My body has a magnetic pull toward the bathtub everyday around 7pm. Sometimes it’s more like 5:30, but generally I can hold off until everyone’s been fed. And then it hits. My people can continue watching TV or doing homework or playing basketball in the driveway, but Mom is going to take a bath.

I’m actually an 80 year old woman living in a 40 year old’s body, so I load up the tub with Epsom salts and a little lavender essential oil. Then I soak. I think about the day. Or not. I read a book. Or not. I listen to a podcast. Or not. I basically spend 30 minutes just… alone.

One of my favorite writers, Glennon Doyle, talks about being a little allergic to life. You can find her Momestery blog here, but I also highly suggest her book, Carry On Warrior. It’s a great read, and I guarantee you’ll want to run out and buy copies for all your friends.

Anyway, back to the point. Glennon writes and speaks and totally looks like she has it all together. But she doesn’t, at least not any more than the rest of us. She takes anti-anxiety medication because, as she says, she’s a little allergic to life.

Here’s what she posted about it on Facebook:

“Mom- why do you take that medicine again?

Um. You know how you love trees more than anything in the world- but you’re also a little allergic to them? So you take your allergy medicine so you can play and have a good time and love trees without feeling bad all the time?


I love life more than anything but I’m also a little allergic to it. So I take this medicine so I can still play with life and have a good time with life without feeling bad all the time.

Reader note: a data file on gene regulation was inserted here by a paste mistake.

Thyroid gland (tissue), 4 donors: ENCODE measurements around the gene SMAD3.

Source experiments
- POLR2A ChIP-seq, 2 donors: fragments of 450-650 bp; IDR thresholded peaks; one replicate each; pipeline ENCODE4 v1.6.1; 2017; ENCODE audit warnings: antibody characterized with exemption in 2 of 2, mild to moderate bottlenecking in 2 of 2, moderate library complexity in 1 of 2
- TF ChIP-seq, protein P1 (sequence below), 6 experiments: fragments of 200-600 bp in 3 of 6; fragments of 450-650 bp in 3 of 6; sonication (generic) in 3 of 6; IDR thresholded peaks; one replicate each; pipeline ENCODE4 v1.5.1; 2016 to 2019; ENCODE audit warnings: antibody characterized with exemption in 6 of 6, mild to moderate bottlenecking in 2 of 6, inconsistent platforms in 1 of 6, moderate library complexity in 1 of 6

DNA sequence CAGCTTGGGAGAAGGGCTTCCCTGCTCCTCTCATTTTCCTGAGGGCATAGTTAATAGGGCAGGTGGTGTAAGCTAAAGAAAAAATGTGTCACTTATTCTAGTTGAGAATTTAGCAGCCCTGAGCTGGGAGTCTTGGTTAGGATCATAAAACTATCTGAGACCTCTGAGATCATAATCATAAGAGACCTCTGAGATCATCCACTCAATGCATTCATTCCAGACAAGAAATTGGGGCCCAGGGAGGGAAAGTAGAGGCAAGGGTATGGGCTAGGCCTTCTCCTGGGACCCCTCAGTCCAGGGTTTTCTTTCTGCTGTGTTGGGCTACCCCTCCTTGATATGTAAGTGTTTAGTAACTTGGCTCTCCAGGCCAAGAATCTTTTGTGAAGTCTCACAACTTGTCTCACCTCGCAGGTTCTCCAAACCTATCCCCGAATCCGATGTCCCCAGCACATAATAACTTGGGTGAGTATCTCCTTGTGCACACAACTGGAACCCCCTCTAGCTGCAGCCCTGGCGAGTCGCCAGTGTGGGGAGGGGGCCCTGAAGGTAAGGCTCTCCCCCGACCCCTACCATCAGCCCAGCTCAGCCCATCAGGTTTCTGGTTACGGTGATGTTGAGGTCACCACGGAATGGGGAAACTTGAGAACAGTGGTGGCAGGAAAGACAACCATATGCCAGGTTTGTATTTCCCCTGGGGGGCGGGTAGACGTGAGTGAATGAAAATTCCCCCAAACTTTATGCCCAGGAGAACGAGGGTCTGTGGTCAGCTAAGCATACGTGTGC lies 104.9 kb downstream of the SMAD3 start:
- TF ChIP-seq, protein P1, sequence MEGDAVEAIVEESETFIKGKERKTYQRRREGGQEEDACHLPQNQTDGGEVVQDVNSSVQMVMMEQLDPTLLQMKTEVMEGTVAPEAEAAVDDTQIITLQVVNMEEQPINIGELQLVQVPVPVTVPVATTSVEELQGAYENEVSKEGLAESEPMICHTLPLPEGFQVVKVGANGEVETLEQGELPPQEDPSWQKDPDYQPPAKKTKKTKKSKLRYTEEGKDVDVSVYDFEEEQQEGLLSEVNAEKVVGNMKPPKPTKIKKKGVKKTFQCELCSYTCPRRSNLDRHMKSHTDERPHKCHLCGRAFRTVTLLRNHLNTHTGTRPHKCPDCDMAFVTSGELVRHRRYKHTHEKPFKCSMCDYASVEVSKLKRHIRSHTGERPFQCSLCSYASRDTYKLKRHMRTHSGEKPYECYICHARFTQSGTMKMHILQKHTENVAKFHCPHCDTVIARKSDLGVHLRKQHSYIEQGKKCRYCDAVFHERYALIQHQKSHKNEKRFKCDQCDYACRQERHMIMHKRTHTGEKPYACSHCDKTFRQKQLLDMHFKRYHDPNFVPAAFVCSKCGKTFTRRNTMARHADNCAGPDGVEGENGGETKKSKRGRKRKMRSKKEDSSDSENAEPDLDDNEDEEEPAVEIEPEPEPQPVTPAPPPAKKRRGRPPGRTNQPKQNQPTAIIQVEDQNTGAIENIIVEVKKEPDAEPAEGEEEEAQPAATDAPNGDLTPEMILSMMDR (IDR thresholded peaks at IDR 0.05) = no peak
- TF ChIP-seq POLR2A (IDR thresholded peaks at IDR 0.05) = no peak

Kay. Can I play wii?” (from 2/2/16)

I read that post and thought, “YES! I get it!”

Do you know, I wake up in the morning and my first thought is, “I should stay in bed. Nothing good is gonna happen today.”

HONESTLY! It’s a ridiculous, stupid lie from the enemy, and I know it. So I talk back. In the quiet darkness of my bedroom, I whisper, “This is the day the Lord has made. I WILL rejoice and be glad in it.” And then I put my feet on the floor and move forward.

Debating with the devil is never a good idea. He will not back down. He’s tireless. So instead I call on God and then I start moving. And all of a sudden, that overwhelming day, that day that made me want to call my imaginary boss and say, “Sorry, can’t come into work as a mom today, my allergies to life are acting up” just sort of unfolds.

Before I know it, it’s 7pm and the bathtub is calling my name.

I close my eyes and breathe in the lavender scented bathroom and realize it was a good day. I gave it everything I had, which is pretty amazing considering I never wanted to get up in the first place.

I’m believe I’m a little allergic to life. I think we all are. This is not our final home, so our souls are always searching for heaven. I’m glad to know that until we get there, we have each other, we have anti-anxiety meds when we need them, and we have Epsom salts.